Authorities say the Tennessee River's current was swift when 25-year-old Christopher Heaton jumped in the water to rescue his girlfriend.
Heaton, of Jasper, Tenn., had driven to Bridgeport, Ala., to meet his girlfriend Tuesday evening. He arrived at their meeting place near a boat ramp to see her car sinking as it was swept down the river, said Jackson County Chief Deputy Rocky Harnen. Witnesses told police Heaton immediately dived into the water.
But the woman -- whom police haven't named -- escaped from the car and was helped from the water by fisherman at a ramp only 20 yards away, Harnen said.
"He may not have seen her," Harnen said.
Heaton drowned, his body found nearly five hours later at the bottom of the river, 30 to 40 yards from the bank, Harnen said.
Family members said in an obituary notice that Heaton believed a small child was trapped in the car. Investigators found a child's car seat in the vehicle when it was pulled from the river.
Harnen said investigators don't know why the woman drove her truck to the edge of the boat ramp.
He said the woman told police she saw Heaton jump into the river but couldn't tell if he saw her in the water.
As a witness called 911, Heaton's head bobbed up twice and then disappeared, police said.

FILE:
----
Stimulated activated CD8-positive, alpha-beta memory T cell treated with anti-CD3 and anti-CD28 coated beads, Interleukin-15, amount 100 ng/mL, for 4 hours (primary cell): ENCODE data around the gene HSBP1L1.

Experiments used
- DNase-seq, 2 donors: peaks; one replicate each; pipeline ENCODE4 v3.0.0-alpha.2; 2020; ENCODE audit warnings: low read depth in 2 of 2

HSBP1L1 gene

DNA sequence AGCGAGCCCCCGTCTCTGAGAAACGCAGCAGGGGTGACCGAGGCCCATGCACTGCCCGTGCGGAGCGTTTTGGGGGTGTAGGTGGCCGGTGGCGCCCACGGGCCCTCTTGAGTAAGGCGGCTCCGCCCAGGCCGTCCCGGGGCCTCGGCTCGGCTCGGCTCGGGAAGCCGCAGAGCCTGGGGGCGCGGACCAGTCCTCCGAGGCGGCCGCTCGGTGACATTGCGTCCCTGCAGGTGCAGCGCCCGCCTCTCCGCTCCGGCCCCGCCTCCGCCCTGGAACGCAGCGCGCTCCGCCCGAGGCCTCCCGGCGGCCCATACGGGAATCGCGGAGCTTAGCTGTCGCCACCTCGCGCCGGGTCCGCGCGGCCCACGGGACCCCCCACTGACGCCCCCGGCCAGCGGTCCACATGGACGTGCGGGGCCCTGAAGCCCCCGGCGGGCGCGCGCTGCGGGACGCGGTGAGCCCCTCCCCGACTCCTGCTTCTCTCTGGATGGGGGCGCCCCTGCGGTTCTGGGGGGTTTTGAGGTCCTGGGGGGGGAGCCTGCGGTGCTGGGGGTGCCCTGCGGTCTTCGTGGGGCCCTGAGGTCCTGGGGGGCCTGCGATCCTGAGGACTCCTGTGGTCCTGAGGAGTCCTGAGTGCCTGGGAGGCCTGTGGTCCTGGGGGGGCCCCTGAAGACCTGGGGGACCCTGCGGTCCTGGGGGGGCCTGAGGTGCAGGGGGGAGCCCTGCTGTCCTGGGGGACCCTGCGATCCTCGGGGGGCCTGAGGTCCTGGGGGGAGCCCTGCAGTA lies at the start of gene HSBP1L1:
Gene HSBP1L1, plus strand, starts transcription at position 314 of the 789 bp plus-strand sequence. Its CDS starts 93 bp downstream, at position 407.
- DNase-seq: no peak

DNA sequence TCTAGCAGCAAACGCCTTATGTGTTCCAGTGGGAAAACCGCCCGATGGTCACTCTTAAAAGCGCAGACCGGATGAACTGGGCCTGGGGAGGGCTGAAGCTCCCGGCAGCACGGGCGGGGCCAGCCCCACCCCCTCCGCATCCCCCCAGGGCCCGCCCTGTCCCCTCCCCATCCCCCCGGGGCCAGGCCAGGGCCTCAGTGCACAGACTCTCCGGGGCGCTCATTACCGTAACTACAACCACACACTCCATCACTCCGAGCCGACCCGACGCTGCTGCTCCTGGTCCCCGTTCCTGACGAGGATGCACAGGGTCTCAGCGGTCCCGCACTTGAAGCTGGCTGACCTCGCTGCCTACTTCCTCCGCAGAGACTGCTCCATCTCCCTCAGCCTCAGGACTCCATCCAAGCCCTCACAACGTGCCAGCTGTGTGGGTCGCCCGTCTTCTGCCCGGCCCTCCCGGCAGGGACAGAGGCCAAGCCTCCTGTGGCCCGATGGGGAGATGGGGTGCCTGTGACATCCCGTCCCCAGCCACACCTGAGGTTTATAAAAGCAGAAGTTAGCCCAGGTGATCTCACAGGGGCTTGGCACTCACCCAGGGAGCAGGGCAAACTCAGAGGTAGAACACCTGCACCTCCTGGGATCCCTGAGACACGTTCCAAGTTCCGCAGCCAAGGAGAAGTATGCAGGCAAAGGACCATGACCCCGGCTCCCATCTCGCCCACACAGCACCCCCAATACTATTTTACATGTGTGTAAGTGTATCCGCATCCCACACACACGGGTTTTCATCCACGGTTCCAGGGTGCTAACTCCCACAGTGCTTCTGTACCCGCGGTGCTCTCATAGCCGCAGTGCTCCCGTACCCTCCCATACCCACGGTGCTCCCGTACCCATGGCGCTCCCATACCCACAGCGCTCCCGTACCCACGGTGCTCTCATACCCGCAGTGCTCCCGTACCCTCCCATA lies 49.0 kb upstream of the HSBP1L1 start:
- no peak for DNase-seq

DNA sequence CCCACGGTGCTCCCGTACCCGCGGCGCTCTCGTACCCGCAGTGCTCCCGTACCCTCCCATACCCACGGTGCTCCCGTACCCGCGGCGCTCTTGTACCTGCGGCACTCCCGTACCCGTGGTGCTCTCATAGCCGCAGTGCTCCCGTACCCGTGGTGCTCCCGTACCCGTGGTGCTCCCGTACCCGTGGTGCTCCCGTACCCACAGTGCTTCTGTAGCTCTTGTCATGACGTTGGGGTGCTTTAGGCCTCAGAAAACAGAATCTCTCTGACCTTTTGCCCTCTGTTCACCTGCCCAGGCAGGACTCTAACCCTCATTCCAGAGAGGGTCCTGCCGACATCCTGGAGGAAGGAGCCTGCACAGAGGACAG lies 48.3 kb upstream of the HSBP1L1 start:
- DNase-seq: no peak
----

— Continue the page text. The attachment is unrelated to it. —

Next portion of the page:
The river was at its normal height Tuesday. One of the nearest dams had been draining high water from the January rains, Tennessee Valley Authority officials said.
The woman was taken to Highlands hospital in Scottsboro, Ala., where she was treated for bruises and hypothermia, Harnen said.
Heaton, who graduated from Chattanooga State Community College, had two young sons, according to his obituary.
Visitation will be today from 4 to 9 p.m. CST at Tate Funeral home. A 10 a.m. CST funeral service is set for Friday.
Joy Lukachick Smith is the city government reporter for the Chattanooga Times Free Press. Since 2009, she's covered crime and court systems in North Georgia and rural Tennessee, landed an exclusive in-prison interview with a former cop convicted of killing his wife, exposed impropriety in an FBI-led, child-sex online sting and exposed corruption in government agencies. Earlier this year, Smith won the Malcolm Law Memorial Award for Investigative Reporting. She also won first place in ...